In the meantime, Moscow is trying to expand the scope of the armed conflict between Georgia and South Ossetia and transform it into a regional factor by recruiting putative “volunteers” in the North Caucasus to help the Ossetians. However, the mood in the region is far from supportive for the latter; according to Kavkazsky Uzel, surveys of residents on the streets of Grozny showed unanimous support for Georgia and widespread sympathy for its people. South Ossetia’s moves are seen as attempts to curry favor with Russia, which is still stung by Georgia’s move out of its sphere of influence (www.kavkaz-uzel.ru/newstext/news/id/1226748.html). Naturally, the Chechen government is sticking to the official line set by the Russian Foreign Ministry, which has condemned Georgia’s actions and expresses support for any steps undertaken by the government of South Ossetia.

Finally, a key recent development is the spread of bombings to the last place Moscow would like to see them—Sochi, the site of the 2014 Winter Olympics. On the morning of August 7, a bomb went off at the municipal beach in the greater Sochi area, killing two vacationers and wounding several, including a child (http://www.radiorus.ru/news.html?id=289404). The incident was only the latest bomb explosion in Sochi this year (http://newsru.com/russia/08aug2008/teracts.html). Russian President Dmitry Medvedev has personally instructed the presidential envoy to the Southern Federal District, Vladimir Ustinov, to deal with the problem and do everything in his power to prevent further explosions in the Olympic village.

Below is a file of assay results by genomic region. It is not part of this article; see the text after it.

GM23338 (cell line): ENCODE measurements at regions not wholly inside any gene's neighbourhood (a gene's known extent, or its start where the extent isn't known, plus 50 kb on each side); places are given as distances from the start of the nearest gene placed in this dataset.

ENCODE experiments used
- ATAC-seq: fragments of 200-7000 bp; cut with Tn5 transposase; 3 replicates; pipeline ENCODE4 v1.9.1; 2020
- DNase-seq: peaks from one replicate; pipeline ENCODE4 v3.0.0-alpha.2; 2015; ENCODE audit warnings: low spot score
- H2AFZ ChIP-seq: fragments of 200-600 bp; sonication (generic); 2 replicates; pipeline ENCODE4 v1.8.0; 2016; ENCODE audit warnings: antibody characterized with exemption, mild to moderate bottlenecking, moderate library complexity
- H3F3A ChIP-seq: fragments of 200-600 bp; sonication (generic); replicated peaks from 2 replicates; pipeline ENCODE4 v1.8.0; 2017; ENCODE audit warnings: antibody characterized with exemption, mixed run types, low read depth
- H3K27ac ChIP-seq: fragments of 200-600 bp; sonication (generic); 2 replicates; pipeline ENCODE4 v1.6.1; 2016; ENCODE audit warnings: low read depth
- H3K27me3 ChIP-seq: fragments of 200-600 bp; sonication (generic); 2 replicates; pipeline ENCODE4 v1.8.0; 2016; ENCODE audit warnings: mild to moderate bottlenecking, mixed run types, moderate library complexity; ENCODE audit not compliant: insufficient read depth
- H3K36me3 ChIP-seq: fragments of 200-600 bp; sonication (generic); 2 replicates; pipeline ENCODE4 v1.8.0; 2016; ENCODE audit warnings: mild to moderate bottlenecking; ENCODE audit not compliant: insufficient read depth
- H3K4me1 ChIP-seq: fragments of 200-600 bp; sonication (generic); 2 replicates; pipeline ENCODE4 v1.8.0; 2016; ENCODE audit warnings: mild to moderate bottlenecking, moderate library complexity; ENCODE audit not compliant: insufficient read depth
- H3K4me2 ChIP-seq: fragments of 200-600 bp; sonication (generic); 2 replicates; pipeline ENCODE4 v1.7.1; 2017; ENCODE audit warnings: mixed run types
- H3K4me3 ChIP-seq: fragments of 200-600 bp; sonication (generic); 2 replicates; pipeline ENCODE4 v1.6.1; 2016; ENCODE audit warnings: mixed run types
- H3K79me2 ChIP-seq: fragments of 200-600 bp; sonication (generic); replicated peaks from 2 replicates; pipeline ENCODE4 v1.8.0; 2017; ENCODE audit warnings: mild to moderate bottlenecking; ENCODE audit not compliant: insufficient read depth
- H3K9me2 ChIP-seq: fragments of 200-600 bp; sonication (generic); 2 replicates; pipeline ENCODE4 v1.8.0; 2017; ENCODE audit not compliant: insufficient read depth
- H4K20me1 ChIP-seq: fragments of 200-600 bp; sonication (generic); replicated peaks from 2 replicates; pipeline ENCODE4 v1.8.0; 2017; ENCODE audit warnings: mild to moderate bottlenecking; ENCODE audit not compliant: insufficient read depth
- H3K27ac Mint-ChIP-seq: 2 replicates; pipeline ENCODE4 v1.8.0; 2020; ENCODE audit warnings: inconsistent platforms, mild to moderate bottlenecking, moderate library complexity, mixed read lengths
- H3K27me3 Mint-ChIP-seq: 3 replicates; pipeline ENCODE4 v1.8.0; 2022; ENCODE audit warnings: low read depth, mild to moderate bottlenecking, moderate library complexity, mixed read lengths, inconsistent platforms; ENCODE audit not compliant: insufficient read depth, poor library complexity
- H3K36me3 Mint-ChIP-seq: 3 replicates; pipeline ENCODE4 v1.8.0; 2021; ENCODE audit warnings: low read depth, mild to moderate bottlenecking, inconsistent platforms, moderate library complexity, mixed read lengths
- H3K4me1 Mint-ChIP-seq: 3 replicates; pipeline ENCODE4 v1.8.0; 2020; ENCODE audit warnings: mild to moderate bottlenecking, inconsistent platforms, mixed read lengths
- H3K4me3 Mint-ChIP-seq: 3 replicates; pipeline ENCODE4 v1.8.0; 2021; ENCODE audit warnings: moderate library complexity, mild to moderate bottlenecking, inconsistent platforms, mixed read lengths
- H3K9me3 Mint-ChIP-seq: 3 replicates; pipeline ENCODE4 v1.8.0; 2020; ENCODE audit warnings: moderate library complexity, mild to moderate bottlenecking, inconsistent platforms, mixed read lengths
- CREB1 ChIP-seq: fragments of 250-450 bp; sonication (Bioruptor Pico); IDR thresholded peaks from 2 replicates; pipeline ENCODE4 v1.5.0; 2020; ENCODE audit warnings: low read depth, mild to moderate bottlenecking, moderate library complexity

It is worth noting that only a few days before the latest explosion in Sochi, Russian Prime Minister Vladimir Putin warned the public about possible terrorist acts, stating that “the threat of terror in Russia presently is very high” (http://top.rbc.ru/politics/04/08/2008/214153.shtml). If the investigation confirms that these attacks are even remotely connected to rebel fighters from the North Caucasus, it would mean another painful blow for the reputation of the government, which claims that it long ago resolved the issue of armed opposition in the North Caucasus.

The developments in the small enclave of Ingushetia continue to be a concern for Moscow. Anti-government opposition leaders have circulated a petition calling for the return of the former president, Ruslan Aushev, who left his post early under pressure from the Kremlin, which considered Aushev too independent when it came to making decisions concerning Ingushetia. The petition committee has gathered 80,000 signatures demanding that Ingushetia’s current president, Murat Zyazikov, step down and Ruslan Aushev be appointed in his place (http://ingushetiya.ru/news/15067.html). While during Putin’s term no one dared to bring up the possibility of dismissing Zyazikov, a Federal Security Service (FSB) major general, this now appears more likely in the wake of Medvedev’s accession as president and may end the long-standing confrontation between the public and Zyazikov. This is further confirmed by a recent interview with Ruslan Aushev, who for years has refused to criticize the current Ingush president, but is now making it clear that he will stand with his people (Novaya Gazeta, August 7; see also North Caucasus Weekly, August 7).

Meanwhile, the anti-terrorist operation conducted by the Interior and FSB near the village of Gimry in Dagestan’s Untsukulsky district from December 2007 through August 1, 2008 has been completed with little to show in the way of results (http://www.riadagestan.ru/news/2008/08/01/69965/). In the end, the village residents refused to give up those who took up arms and joined the underground. There was nothing left for Dagestani President Mukhu Aliev to do other than to exhort the locals, again, to try and influence their relatives who left to join the armed jamaats.